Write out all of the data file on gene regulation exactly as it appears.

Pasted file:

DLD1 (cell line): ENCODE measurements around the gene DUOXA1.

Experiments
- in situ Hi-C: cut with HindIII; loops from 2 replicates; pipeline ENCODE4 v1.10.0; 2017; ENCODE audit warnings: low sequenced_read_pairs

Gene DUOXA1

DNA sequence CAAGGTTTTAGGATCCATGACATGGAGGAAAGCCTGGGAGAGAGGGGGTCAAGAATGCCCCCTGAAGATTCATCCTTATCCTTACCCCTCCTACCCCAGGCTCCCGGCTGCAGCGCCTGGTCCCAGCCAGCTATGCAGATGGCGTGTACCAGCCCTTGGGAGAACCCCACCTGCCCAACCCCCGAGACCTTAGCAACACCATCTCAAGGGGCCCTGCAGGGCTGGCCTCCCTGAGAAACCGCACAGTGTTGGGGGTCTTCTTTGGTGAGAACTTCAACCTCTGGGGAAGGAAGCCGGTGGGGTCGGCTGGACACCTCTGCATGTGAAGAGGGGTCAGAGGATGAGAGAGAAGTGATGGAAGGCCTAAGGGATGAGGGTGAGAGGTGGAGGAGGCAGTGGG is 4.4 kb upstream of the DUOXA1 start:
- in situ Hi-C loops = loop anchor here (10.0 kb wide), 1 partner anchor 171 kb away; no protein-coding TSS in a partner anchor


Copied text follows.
DLD1 (cell line): ENCODE measurements around the gene DUOXA1.

Experiments
- in situ Hi-C: cut with HindIII; loops from 2 replicates; pipeline ENCODE4 v1.10.0; 2017; ENCODE audit warnings: low sequenced_read_pairs

Gene DUOXA1

DNA sequence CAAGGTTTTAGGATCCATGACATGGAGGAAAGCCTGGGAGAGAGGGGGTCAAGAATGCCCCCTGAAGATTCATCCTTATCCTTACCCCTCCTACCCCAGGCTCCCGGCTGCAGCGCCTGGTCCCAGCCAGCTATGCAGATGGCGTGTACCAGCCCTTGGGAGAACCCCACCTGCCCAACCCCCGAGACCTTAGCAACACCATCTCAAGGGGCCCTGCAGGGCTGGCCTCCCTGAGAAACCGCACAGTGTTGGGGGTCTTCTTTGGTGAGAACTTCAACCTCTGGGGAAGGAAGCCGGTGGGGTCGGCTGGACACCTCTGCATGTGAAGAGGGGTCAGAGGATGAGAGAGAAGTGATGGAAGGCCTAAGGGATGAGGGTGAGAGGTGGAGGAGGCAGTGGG is 4.4 kb upstream of the DUOXA1 start:
- in situ Hi-C loops = loop anchor here (10.0 kb wide), 1 partner anchor 171 kb away; no protein-coding TSS in a partner anchor